Crankbaits work so well because they trigger a reaction from a bass or other game fish. They feel as if an easy meal is getting away from them. To ensure your getting the most strikes, follow these simple steps.
A simple 6 ft rod with a 8 to 15 lb test work great. But if you want to get technical, use a reel with a gear ratio of 4:1 or 5:1 with a high stretch line.
How to use crankbaits
Cranks work best when they are bumped along debris on the bottom, kicking up mud and leaves. Try to use an erratic retrieve by giving the rod a slight jerk, pause, reel in a little, then repeat. When bass are aggressive, darting along the top of the water or along the bottom will make a bass come out of cover and strike. Some cranks will only dive a couple inches, and giving these an erratic retrieve will imitate a shad popping out of the water. This works wonders in early mornings and evening when bass are feeding.
Bumping against things such as stumps and rocks underwater is another popular method. But this can get frustrating because of the risk of losing lures. These can get expensive and can ruin your mood for the day if you lose a couple. I’ve jumped out in the water several times to retrieve my prized lures, but I digress.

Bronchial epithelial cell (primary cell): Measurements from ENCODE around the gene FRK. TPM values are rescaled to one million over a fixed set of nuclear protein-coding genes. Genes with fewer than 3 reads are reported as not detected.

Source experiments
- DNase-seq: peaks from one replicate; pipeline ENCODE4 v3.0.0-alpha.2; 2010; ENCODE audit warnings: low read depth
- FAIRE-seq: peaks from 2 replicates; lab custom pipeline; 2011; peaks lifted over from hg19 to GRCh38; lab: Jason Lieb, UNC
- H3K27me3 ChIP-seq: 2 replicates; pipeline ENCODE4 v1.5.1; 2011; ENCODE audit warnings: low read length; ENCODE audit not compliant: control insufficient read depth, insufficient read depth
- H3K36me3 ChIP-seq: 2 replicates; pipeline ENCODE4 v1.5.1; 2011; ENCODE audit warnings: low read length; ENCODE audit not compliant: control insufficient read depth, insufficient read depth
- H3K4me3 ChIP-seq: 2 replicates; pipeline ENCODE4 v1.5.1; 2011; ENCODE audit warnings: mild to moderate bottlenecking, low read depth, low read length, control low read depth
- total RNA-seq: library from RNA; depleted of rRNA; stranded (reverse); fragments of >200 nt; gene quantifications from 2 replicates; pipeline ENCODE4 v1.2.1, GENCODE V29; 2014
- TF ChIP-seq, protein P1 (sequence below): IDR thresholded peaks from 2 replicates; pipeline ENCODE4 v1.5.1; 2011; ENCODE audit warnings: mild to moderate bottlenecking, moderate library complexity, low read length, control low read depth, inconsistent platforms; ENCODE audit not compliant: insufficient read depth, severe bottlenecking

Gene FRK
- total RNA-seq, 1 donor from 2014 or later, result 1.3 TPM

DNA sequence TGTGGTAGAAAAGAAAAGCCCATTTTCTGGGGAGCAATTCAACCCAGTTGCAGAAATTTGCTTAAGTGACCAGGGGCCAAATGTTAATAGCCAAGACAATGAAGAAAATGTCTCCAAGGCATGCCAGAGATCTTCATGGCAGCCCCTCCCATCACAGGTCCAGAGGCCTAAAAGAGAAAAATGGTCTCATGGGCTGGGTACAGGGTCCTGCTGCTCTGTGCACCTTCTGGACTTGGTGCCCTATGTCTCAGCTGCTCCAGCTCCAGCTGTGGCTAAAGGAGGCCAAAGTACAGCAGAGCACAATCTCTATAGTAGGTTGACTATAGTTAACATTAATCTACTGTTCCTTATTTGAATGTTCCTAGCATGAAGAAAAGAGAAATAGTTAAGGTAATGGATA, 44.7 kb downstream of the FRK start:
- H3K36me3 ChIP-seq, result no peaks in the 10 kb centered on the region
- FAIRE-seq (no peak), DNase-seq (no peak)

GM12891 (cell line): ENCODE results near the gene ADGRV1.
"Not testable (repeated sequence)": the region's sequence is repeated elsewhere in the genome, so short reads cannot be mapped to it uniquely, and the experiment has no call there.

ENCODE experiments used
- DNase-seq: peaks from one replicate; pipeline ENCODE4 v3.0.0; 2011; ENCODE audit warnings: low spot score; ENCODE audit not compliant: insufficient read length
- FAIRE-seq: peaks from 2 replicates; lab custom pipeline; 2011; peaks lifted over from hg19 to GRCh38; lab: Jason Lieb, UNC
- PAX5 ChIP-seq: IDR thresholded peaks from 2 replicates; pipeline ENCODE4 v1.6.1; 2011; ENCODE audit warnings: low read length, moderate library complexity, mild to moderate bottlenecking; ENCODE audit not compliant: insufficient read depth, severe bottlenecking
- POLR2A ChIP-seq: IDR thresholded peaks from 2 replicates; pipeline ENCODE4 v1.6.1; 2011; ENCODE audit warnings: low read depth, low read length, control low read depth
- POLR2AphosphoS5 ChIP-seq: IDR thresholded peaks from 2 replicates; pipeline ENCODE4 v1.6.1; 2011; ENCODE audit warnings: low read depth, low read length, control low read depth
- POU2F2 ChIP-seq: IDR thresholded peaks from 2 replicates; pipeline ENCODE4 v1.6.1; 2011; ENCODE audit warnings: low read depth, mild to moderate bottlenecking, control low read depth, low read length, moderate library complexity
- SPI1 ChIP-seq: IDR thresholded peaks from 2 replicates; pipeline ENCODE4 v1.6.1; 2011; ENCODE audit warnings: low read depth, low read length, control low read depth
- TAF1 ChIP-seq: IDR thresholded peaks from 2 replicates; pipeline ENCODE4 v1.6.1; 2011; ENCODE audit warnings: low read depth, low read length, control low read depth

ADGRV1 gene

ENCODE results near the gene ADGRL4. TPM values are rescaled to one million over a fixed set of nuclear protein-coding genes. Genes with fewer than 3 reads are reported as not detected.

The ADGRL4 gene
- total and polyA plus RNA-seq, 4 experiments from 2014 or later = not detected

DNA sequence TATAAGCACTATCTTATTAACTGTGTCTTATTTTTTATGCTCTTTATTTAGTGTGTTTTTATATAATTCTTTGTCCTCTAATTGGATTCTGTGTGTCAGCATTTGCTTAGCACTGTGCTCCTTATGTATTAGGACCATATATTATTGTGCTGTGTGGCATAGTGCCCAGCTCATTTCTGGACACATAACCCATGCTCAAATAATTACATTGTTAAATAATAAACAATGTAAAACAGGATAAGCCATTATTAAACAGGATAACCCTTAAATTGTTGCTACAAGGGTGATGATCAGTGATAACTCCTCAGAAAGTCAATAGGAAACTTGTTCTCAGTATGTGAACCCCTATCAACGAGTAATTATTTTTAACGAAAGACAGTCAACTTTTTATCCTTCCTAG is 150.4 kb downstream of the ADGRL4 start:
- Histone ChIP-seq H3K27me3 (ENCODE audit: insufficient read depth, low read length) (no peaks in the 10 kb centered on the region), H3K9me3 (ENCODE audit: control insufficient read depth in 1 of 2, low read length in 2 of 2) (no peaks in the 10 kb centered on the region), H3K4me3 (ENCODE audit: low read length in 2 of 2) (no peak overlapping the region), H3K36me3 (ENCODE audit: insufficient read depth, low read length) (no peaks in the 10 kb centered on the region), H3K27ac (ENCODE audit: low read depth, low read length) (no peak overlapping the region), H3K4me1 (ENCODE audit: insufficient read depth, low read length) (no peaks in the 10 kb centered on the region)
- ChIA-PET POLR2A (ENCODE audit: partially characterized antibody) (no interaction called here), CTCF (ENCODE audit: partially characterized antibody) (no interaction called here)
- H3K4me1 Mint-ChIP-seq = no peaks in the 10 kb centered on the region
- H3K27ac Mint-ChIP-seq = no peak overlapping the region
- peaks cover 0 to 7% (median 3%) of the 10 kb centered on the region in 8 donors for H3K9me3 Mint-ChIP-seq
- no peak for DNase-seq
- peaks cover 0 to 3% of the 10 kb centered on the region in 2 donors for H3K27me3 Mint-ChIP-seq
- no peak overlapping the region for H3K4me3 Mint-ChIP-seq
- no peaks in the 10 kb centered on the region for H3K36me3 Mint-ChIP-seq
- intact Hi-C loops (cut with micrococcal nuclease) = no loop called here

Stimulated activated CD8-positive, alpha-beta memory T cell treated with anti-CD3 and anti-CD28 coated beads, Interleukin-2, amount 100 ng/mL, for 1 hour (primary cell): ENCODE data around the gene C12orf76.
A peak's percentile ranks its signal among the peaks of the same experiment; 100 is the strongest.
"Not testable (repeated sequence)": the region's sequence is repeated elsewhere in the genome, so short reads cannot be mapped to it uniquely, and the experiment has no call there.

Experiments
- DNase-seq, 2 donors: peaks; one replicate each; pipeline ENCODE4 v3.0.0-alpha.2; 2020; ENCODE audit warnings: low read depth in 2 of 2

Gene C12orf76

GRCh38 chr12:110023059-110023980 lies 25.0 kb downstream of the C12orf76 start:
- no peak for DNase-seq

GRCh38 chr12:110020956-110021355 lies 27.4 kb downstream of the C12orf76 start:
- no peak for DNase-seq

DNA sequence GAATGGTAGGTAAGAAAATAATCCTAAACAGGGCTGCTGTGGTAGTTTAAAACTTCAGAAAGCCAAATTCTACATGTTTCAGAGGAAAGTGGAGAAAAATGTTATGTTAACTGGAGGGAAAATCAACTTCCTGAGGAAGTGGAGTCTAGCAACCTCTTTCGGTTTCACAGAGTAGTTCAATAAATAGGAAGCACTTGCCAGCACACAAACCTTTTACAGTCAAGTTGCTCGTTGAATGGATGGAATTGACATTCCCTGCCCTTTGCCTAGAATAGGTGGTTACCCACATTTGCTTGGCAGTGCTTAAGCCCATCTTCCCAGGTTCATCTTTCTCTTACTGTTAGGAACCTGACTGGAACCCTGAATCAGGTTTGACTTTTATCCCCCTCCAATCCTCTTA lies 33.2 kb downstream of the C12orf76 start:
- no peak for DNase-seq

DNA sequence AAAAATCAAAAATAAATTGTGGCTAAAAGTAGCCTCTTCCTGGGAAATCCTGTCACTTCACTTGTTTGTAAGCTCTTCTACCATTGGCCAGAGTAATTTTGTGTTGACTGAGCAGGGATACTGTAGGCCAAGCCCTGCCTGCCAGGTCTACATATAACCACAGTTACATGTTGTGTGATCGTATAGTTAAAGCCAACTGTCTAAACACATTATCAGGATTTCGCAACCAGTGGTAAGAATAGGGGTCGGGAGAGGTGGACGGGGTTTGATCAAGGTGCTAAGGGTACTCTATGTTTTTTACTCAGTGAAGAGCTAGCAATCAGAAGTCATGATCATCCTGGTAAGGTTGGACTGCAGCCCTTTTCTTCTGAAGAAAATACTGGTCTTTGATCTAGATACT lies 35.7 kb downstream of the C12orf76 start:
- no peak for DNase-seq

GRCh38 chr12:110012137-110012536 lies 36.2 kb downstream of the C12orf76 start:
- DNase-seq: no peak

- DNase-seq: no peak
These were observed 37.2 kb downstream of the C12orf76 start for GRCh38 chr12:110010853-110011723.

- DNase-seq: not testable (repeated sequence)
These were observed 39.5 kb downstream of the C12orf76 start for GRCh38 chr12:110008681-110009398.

There are so many different colors to choose from, but don’t go too crazy. It’s best to just stick to basic colors for largemouth bass. Try to match the same colors as the baitfish in the area you are fishing.
After a rain, try fishing near ditches or little streams made by the rain where it feeds into the lake. The water may be muddy so use something loud and use a slow retrieve.
In clear water, use as natural looking of a crank while trying to kick up as much dirt and debris as possible. Give the bass something to see.
In muddy water, use a larger, slower crank that makes a lot of noise, such as large hooks or a rattle on the inside.